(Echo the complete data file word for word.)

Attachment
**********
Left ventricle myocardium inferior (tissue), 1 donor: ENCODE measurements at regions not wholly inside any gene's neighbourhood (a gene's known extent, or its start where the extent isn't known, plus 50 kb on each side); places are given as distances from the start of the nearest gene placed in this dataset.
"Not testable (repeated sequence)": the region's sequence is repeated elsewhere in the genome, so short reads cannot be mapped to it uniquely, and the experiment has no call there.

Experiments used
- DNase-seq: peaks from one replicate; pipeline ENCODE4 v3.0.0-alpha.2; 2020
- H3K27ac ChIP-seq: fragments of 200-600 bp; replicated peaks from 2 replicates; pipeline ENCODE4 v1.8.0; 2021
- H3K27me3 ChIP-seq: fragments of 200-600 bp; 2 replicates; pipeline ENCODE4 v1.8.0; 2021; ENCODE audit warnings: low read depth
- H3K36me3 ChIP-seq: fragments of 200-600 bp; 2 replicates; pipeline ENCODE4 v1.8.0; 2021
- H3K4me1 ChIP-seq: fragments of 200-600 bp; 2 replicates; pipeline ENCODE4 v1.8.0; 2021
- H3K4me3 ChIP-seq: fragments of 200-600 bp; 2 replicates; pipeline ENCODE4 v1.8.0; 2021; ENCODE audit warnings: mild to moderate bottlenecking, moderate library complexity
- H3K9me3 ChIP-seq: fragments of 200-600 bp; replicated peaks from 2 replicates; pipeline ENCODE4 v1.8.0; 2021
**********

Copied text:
Left ventricle myocardium inferior (tissue), 1 donor: ENCODE measurements at regions not wholly inside any gene's neighbourhood (a gene's known extent, or its start where the extent isn't known, plus 50 kb on each side); places are given as distances from the start of the nearest gene placed in this dataset.
"Not testable (repeated sequence)": the region's sequence is repeated elsewhere in the genome, so short reads cannot be mapped to it uniquely, and the experiment has no call there.

Experiments used
- DNase-seq: peaks from one replicate; pipeline ENCODE4 v3.0.0-alpha.2; 2020
- H3K27ac ChIP-seq: fragments of 200-600 bp; replicated peaks from 2 replicates; pipeline ENCODE4 v1.8.0; 2021
- H3K27me3 ChIP-seq: fragments of 200-600 bp; 2 replicates; pipeline ENCODE4 v1.8.0; 2021; ENCODE audit warnings: low read depth
- H3K36me3 ChIP-seq: fragments of 200-600 bp; 2 replicates; pipeline ENCODE4 v1.8.0; 2021
- H3K4me1 ChIP-seq: fragments of 200-600 bp; 2 replicates; pipeline ENCODE4 v1.8.0; 2021
- H3K4me3 ChIP-seq: fragments of 200-600 bp; 2 replicates; pipeline ENCODE4 v1.8.0; 2021; ENCODE audit warnings: mild to moderate bottlenecking, moderate library complexity
- H3K9me3 ChIP-seq: fragments of 200-600 bp; replicated peaks from 2 replicates; pipeline ENCODE4 v1.8.0; 2021